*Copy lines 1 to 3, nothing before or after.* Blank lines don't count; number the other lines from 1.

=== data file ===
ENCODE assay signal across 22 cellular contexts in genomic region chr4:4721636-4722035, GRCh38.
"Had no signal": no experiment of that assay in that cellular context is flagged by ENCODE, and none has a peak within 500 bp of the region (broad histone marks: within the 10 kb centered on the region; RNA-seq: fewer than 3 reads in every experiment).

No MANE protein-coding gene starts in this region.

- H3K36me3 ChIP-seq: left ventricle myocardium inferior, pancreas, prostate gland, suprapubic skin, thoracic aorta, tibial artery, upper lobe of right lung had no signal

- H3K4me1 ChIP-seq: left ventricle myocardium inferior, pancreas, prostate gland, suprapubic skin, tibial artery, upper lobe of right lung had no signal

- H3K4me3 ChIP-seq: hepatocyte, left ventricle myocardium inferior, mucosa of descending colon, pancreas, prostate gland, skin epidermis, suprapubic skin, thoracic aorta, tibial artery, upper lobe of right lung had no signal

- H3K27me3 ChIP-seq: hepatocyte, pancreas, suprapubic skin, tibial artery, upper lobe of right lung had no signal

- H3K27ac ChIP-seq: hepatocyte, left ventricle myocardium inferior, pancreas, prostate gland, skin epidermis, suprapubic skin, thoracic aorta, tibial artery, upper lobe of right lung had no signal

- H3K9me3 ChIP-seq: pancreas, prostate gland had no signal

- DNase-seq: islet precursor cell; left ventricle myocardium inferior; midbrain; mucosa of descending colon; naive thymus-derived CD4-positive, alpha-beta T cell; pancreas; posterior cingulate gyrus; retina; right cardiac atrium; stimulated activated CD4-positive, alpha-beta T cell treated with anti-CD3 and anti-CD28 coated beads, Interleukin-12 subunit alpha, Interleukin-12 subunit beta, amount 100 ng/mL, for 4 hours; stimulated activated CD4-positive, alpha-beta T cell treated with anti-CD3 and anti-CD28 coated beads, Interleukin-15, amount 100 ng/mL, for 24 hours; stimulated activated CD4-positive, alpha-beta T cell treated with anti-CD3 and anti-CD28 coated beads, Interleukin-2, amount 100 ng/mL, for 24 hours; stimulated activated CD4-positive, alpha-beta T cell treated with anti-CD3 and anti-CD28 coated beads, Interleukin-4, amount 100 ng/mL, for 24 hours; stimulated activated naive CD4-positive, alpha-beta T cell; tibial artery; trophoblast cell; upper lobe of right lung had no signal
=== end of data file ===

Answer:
ENCODE assay signal across 22 cellular contexts in genomic region chr4:4721636-4722035, GRCh38.
"Had no signal": no experiment of that assay in that cellular context is flagged by ENCODE, and none has a peak within 500 bp of the region (broad histone marks: within the 10 kb centered on the region; RNA-seq: fewer than 3 reads in every experiment).

No MANE protein-coding gene starts in this region.